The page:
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Teaching with Creative Flair

Donnalee Carroll ‘91, standing, far right, and her teaching assistant Betty Hader, far left, with some of their students at Mercy Special Learning Center in Allentown.

Ever since winning a sixth-grade advertising competition, Donnalee Huglemeyer Carroll ’91 knew she was an effective communicator with artistic ability. As a Scranton undergraduate, though, she was uncertain of how she would apply her knack for the creative to her future career. 

Although the major she chose — communication with a focus in advertising — matched her strengths, her path eventually strayed from that field and, finally, crept back into her life again for good. She is confident that her Scranton education was the best preparation when her passion finally came calling. 

After graduating, Carroll landed her dream job as a production assistant, yet she was oddly discontent. She spent a year at an advertising agency grappling with a sense of unfulfilled purpose. “I loved the creative part of the job, but my heart just wasn’t in being part of an advertising agency in Manhattan,” she said. 

A Teacher at Heart 

That year of soul-searching resulted in a bold move. She decided to quit her job in advertising and volunteer with the Ursuline Companions in Mission, a lay mission embodying St. Angela Merici’s desire to promote justice. “I thought I’d be sent to some exotic place,” said Carroll. “I ended up at a homeless shelter in Wilmington, Delaware.” 

Her mission was working in a shelter for abused women and their children. This is when Carroll’s calling began to manifest itself. “At Halloween, children gave away their candy to others who came to the door trick-or-treating.” 

The children’s capacity for kindness moved her. Soon after, she pursued additional education and gained experience as a teaching assistant in a classroom for children with multiple disabilities, many of whom were nonverbal. She went on to serve as a special education teacher in a public school in New Jersey. In the elementary school, she worked with nonverbal students with multiple disabilities. It was among these children that she felt most at home.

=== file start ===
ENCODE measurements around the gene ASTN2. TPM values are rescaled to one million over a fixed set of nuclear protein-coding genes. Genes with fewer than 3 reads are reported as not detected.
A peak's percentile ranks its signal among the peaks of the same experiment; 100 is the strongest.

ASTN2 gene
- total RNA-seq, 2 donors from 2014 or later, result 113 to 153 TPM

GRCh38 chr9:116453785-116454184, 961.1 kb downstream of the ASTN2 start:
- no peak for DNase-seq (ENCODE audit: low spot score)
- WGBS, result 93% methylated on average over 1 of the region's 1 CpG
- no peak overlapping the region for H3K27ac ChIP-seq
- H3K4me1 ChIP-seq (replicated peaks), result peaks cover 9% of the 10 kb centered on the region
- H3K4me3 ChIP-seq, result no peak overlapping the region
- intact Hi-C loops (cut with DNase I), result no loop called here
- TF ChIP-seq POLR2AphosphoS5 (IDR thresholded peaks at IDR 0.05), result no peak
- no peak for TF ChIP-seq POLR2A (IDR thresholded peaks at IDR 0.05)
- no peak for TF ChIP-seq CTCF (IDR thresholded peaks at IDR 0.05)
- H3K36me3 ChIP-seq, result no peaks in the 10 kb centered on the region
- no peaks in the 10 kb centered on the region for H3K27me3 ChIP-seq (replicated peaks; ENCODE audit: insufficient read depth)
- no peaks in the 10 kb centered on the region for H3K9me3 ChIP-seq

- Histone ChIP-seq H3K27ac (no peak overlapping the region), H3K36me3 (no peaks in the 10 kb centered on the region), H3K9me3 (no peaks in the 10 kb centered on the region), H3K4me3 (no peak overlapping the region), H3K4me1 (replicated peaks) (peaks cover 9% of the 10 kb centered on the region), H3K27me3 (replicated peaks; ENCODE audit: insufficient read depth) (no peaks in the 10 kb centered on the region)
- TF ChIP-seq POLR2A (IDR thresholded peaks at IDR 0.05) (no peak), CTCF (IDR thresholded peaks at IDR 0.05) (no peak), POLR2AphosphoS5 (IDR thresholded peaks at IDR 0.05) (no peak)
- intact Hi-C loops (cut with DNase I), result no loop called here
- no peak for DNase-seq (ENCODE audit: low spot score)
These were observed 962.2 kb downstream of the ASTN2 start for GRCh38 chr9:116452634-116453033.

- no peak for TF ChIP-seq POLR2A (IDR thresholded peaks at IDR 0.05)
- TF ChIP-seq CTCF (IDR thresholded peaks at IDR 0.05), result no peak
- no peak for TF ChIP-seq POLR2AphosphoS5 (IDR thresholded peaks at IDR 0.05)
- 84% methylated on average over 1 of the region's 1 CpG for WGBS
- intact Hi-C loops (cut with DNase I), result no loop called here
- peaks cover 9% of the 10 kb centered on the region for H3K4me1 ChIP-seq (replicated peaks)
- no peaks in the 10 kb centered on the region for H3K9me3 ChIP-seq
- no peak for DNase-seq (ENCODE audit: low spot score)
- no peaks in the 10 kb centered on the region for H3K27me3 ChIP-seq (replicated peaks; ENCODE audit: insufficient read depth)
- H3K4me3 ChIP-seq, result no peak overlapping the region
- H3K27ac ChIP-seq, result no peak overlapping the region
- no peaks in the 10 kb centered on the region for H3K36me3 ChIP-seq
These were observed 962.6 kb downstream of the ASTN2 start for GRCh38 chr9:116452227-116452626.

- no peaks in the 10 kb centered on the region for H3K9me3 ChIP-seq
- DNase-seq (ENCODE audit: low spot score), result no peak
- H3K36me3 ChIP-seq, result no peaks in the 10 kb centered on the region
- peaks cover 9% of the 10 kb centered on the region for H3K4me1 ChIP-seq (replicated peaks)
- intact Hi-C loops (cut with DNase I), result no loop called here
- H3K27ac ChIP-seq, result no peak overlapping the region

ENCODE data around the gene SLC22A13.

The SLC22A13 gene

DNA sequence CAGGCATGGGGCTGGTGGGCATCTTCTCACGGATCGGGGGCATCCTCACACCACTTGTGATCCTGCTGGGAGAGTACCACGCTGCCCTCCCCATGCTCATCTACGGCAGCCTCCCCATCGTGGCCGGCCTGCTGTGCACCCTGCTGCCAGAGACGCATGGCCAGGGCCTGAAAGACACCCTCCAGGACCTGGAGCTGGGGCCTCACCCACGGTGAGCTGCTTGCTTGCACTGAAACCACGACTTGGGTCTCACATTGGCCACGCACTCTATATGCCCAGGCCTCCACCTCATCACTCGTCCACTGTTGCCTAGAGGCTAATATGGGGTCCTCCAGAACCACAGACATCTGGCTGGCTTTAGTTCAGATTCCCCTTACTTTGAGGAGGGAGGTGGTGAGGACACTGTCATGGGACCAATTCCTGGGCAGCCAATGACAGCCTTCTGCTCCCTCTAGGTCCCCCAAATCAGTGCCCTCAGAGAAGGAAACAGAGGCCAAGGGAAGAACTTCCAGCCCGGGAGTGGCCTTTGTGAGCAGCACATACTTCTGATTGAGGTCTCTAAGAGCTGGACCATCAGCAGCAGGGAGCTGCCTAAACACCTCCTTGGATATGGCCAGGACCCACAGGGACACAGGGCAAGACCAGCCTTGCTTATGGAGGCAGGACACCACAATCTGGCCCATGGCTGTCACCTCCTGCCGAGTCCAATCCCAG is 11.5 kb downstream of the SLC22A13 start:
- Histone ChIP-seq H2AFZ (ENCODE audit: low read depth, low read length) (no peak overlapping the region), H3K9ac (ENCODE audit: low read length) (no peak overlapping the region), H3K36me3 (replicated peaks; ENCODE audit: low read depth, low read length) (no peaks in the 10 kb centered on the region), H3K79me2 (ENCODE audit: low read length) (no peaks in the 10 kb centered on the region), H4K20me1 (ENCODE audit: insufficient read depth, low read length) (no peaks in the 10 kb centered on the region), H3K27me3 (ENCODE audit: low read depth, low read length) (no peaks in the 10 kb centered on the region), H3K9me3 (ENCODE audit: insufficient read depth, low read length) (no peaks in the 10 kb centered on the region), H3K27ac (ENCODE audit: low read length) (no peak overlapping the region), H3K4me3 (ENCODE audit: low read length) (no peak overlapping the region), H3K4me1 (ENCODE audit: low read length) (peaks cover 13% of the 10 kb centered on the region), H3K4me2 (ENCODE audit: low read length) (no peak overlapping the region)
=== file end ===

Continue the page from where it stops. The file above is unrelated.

There was only one thing that could have convinced her to leave teaching, and her dream job, and that was her home. She chose to leave the school after the birth of her son, and she stayed home for the three children who followed. 

She was thrilled to go back to teaching when her children went to school, particularly because she found Mercy Special Learning Center in Allentown, part of the Diocese of Allentown. Here, she began to teach life skills to students between the ages of 15 and 21. “In 2002, God started me on a path that led me to this beautiful Catholic school,” said Carroll. “In public school, I always felt I was doing God’s work, only undercover. When I heard about Mercy, my heart leapt and I thought, ‘I can be a Catholic school teacher.’” 

At Mercy, she puts her creativity and communication skills to good use. It is her job to identify what motivates each individual student and to tailor lesson plans around that central inspiration. She thinks of her students as her “target audience,” a technique she practiced at Scranton, in order to sell a “product,” which is now — of course — education. 

Valuable Jewels 

Recently, Carroll’s advertising background has become even more indispensable. About a year ago, she and her teaching assistant, Betty Hader, found a unique way to teach life skills while imbuing students with a sense of purpose. It began as a small project for which students constructed necklaces from metal washers by applying paint, glue and scrapbook paper. The students then sold the necklaces for $5 at craft fairs and senior centers. 

While the students were cutting and gluing, Carroll put her own creativity to work, creating a logo and tagline for the venture and designing flyers. “All the tools I needed to help create this ‘business’ I had because of my Scranton degree,” she said. 

Mercy Metal Works was an immediate success. In just over a year, students have sold more than 2,000 necklaces and now staff a thriving ‘business.’ All funds raised go back into the program for supplies or are used for student outings. 

“Students shop for supplies, pay for them, interact with customers, make change — life skills we always taught. Now, though, it’s real, not pretend, and that makes a big difference,” said Carroll. 

A boy named Thomas is one of Carroll’s students. “Mercy Metal Works is such a blessing for Thomas,” said his mother, Sheri, who has seen her child thrive at the Center. “It’s so wonderful to have something for him to do that’s not only vocational and functional, but beautiful as well.” 

Sheri said Thomas has an eye for paper patterns and designs. “Even though he’s mostly nonverbal, he’s a pretty good salesman,” she said. “He once showed someone his favorite necklace and said ‘orange’ until his customer bought it.” 

Thomas and his classmates have discovered a way to connect, and Carroll counts herself blessed that her gifts and her passion, together, have helped her students along the way.

See a video about Mercy Metal Works from Mercy Special Learning Center below.

donnalee

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